Countryside living has come a long way considering that the Ingalls family moved in Walnut Creek. Well water pumps and pressure systems now can rival the flow rates of city water supplies, with useful and user-friendly treatment systems usually providing rural owners better water than our urban friends enjoy. High speed Internet, widened rural roads, corner stores a plenty – things are just getting easier and simpler.
One thing that hasn’t changed will be the duty of property owners to look after their “stuff” – if you will find sewer backups, storm water backups, power outages that shut down water supplies, rural property owners must be prepared. Two areas of critical importance are the pumps that get water away from and away from your home. This normally features a sump pump beneath your home and a septic pump that feeds your septic drainage system. If either of those pumps fail, homeowners may be in serious trouble – and fast!
Perhaps the best kind of insurance is a spare “emergency” sump pump. If either of those two pumps fail, having a ready-to-go pump on hand can enable you to quickly and effectively empty out a sump pit, or “filled to the brim” septic tank. Within the case of a winter septic emergency (ie. your septic pump failing) you might be legally able to generate your tank to your nearby bush area, provided you meet a couple of guidelines about the chosen location (that’s outside of the scope of the article and will vary from county to county, so search for bylaw information in your area first!)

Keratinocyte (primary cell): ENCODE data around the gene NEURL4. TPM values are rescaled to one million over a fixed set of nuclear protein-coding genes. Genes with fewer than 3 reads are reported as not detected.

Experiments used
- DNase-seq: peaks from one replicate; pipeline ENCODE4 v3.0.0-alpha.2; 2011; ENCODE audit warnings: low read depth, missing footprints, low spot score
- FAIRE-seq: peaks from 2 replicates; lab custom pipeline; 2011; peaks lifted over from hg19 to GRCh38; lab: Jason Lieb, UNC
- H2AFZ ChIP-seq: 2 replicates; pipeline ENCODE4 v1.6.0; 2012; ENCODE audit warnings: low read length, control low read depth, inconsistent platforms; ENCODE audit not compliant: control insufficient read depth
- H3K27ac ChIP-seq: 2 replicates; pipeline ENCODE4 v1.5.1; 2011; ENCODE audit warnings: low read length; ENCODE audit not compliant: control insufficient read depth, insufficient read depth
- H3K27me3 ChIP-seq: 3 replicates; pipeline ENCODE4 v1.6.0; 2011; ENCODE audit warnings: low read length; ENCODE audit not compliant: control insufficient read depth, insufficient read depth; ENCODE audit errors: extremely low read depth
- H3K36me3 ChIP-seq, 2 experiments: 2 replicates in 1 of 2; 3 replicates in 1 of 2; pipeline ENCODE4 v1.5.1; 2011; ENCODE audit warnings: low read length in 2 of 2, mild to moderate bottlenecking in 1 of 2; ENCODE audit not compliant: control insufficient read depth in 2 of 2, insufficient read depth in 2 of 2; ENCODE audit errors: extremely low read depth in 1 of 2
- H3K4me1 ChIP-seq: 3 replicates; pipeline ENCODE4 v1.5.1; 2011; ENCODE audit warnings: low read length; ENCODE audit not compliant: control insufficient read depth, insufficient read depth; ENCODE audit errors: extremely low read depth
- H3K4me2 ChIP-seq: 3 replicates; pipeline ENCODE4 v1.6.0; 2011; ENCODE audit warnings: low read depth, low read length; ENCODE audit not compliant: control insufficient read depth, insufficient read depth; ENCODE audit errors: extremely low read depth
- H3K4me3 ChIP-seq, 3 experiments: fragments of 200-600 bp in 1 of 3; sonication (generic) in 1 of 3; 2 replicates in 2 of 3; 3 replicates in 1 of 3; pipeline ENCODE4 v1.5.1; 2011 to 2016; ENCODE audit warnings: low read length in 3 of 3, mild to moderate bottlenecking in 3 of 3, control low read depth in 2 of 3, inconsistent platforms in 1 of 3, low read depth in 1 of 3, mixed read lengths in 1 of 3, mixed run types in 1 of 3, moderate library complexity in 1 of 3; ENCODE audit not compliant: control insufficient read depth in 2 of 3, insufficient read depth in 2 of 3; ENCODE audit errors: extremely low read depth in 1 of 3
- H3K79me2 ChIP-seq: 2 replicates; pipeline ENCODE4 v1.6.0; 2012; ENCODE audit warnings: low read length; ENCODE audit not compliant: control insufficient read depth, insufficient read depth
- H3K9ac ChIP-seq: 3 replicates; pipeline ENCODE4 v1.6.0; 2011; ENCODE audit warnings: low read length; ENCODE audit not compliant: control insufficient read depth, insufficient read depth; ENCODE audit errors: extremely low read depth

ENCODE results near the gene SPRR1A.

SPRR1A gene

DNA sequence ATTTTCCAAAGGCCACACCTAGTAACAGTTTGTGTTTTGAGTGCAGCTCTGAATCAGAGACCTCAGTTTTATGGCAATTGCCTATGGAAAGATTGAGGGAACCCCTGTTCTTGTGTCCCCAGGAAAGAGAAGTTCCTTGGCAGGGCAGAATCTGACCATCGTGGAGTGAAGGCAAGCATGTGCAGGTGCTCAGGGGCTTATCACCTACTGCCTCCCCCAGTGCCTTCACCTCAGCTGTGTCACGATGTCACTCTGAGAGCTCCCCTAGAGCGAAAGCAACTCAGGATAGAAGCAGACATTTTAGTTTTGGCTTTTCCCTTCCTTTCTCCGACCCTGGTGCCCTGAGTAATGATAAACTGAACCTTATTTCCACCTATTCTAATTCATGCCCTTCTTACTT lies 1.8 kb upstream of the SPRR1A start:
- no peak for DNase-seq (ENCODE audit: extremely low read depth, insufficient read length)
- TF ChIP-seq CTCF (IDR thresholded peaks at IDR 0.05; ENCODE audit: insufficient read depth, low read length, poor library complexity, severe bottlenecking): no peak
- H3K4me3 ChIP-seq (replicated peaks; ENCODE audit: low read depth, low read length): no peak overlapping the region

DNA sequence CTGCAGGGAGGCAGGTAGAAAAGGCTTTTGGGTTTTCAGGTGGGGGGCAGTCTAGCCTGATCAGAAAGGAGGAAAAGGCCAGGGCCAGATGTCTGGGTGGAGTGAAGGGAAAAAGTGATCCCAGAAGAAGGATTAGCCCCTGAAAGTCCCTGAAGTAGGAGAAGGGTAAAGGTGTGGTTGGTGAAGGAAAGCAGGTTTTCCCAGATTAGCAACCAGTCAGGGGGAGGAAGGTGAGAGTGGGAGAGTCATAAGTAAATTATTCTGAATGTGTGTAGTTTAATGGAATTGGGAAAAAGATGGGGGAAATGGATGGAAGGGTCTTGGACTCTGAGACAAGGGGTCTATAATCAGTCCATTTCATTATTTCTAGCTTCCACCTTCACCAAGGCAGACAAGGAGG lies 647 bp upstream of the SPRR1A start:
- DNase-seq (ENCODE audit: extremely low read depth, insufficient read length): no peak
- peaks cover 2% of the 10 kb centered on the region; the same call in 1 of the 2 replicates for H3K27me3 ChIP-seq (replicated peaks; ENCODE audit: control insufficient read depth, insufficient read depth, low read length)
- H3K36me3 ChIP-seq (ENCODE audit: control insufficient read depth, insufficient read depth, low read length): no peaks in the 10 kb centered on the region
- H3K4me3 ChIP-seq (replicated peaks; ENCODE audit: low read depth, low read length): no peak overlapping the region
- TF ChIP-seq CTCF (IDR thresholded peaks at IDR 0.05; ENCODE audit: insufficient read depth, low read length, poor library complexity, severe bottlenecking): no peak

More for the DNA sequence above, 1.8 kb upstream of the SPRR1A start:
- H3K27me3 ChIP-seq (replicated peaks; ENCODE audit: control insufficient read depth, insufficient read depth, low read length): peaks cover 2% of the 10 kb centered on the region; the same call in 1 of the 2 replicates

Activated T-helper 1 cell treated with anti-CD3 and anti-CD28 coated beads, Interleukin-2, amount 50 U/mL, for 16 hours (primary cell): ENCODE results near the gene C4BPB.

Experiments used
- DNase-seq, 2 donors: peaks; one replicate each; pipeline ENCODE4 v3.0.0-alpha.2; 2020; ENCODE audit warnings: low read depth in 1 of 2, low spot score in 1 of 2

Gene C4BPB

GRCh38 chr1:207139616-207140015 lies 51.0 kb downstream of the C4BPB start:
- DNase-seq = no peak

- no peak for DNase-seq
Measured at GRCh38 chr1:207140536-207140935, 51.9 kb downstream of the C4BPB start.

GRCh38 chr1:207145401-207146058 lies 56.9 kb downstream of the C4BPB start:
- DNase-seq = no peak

Likewise, if your sump pump fails and you also begin to see water from beneath the home finding its way into the house, quickly dropping within your spare pump will assist you to have that water down to your manageable level. Within both circumstances, what this may is buy you time. At this point you don’t “NEED” an urgent situation call from a plumber or septic repair company. Let’s be realistic, these complications usually happen late Friday night, when its -30, and after normal service hours end, usually two days far from most service companies’ regular rate service hours.
Usually for approximately $100 at your local plumbing supply or hardware store, you can get yourself a spare pump and enough hose to run the line for the nearest relief zone – again, that “bush” area mentioned earlier. It’s quicker to scope the property and come up with a plan in advance, when it’s nice out – and never pitch black, as opposed to running into town in an odd hour, then wondering what kind and exactly how long the tubing must be to get to that part of relief.
Prevention is the ideal medicine – have your systems serviced and checked annually, so that as a backup, also have a spare pump on-hand. With rural living comes certain responsibilities. This isn’t really even a point of IF this wmjalx happen to you, it’s more a matter of WHEN – so when enough time comes, be well prepared and have the equipment you should resolve the emergency ready, know where it is actually, the actual way it operates and where you are going to pump that water!